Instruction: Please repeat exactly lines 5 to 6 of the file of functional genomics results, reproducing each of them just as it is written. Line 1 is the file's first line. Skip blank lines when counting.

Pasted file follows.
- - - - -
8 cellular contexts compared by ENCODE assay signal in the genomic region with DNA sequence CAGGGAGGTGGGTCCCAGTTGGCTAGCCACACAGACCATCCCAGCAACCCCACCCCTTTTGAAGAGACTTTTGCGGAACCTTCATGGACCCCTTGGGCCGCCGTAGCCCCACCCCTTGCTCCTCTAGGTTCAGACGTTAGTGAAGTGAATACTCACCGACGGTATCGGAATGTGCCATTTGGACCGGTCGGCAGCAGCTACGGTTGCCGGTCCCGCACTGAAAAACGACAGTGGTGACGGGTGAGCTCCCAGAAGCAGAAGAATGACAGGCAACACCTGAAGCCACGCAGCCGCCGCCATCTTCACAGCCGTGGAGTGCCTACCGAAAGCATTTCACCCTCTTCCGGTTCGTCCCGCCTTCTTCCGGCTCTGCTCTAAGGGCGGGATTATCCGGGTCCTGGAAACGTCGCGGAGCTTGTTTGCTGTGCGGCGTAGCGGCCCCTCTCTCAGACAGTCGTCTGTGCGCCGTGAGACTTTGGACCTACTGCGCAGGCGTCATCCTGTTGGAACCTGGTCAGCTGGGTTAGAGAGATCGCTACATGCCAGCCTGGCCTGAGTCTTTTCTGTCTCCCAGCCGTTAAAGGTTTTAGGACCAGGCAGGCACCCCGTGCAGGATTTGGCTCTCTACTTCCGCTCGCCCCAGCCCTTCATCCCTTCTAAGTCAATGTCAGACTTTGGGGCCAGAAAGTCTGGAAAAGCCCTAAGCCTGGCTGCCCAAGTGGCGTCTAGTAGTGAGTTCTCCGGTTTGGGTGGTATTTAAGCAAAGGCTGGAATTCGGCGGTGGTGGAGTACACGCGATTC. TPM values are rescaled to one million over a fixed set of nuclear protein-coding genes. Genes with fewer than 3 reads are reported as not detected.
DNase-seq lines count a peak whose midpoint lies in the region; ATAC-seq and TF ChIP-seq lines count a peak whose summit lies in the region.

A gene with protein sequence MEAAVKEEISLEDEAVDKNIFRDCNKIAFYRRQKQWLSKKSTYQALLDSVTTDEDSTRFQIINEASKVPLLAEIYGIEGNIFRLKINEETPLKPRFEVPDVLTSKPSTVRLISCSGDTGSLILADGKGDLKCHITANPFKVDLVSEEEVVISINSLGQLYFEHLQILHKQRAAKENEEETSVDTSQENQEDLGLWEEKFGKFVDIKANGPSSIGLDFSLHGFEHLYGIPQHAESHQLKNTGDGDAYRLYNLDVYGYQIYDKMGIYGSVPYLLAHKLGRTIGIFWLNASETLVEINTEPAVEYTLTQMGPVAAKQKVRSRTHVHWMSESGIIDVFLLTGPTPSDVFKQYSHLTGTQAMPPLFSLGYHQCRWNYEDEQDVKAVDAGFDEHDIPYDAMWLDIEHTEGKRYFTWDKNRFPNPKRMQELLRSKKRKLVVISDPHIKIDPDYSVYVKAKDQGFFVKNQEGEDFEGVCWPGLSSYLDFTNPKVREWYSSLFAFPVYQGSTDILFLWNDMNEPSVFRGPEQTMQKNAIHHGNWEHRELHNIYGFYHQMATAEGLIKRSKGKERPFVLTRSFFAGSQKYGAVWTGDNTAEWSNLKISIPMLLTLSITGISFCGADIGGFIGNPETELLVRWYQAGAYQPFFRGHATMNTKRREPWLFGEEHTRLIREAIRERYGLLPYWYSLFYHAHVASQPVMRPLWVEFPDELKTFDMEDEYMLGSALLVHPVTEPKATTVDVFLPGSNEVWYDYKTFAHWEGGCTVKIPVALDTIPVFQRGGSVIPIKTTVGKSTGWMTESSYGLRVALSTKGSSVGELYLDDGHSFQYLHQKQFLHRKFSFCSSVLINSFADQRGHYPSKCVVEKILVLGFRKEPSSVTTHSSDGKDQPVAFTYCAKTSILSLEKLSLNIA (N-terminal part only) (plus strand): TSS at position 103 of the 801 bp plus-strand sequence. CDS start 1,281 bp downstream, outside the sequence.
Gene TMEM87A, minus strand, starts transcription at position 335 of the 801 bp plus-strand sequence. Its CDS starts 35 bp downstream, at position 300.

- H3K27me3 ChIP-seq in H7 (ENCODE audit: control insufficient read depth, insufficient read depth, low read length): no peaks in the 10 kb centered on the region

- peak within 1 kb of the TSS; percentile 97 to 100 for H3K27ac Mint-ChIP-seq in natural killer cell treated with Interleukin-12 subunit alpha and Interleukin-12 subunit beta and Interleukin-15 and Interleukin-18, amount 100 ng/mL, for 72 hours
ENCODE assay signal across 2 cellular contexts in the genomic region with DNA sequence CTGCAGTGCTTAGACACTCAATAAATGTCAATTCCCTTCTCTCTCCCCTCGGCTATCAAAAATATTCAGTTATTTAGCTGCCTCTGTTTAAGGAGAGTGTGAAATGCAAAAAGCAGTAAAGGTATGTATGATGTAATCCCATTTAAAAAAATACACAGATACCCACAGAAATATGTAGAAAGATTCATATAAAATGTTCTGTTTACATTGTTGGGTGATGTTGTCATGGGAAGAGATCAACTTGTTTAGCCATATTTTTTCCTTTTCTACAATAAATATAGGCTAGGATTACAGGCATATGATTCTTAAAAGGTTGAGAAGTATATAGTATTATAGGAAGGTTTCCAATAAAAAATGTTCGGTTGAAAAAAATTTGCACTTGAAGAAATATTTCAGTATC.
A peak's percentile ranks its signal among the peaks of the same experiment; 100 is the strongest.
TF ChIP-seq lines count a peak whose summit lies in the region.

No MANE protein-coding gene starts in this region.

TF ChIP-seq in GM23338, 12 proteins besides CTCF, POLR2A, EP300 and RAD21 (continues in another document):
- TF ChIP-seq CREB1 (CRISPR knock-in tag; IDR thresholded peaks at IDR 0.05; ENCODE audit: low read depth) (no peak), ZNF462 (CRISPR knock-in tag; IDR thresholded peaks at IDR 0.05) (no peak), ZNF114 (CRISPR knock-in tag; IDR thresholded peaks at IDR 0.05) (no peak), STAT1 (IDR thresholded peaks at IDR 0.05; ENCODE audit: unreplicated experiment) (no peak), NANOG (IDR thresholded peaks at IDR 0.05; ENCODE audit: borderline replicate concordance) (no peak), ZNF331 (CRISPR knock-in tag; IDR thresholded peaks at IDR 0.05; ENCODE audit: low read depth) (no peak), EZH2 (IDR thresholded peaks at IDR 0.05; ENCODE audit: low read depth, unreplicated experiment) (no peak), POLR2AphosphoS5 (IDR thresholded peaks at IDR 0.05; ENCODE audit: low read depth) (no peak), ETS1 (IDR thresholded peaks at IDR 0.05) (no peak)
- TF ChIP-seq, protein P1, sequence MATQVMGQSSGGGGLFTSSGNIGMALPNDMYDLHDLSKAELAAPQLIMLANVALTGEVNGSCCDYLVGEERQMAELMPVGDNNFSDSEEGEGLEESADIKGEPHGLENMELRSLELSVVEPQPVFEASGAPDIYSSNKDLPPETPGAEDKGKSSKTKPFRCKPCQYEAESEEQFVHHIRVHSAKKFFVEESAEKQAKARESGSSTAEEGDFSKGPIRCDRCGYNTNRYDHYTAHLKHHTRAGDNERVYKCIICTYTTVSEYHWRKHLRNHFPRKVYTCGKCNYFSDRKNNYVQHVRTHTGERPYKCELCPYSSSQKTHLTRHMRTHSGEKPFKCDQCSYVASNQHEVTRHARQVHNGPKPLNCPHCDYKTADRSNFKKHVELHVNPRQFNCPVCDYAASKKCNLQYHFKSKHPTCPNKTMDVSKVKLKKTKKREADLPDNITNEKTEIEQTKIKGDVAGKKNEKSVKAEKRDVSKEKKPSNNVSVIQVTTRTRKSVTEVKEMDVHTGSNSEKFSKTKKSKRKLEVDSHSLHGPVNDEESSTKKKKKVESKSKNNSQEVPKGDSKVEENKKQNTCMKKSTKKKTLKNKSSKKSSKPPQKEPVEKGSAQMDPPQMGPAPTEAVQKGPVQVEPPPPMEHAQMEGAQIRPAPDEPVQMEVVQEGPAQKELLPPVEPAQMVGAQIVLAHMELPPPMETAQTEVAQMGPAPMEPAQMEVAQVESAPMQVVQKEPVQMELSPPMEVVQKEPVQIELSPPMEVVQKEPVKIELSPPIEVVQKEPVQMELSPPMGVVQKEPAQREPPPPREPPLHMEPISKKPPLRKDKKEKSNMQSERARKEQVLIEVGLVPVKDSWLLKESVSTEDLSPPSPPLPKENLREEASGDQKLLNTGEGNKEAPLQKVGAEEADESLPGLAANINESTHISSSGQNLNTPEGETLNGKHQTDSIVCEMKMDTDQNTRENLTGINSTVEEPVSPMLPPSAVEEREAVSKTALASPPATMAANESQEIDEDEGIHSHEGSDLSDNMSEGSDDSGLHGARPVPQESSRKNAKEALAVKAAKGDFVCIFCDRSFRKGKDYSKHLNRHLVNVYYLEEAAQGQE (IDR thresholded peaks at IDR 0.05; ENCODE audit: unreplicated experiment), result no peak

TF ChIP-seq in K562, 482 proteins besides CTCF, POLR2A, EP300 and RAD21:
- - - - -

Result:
- H3K27me3 ChIP-seq in H7 (ENCODE audit: control insufficient read depth, insufficient read depth, low read length): no peaks in the 10 kb centered on the region

- peak within 1 kb of the TSS; percentile 97 to 100 for H3K27ac Mint-ChIP-seq in natural killer cell treated with Interleukin-12 subunit alpha and Interleukin-12 subunit beta and Interleukin-15 and Interleukin-18, amount 100 ng/mL, for 72 hours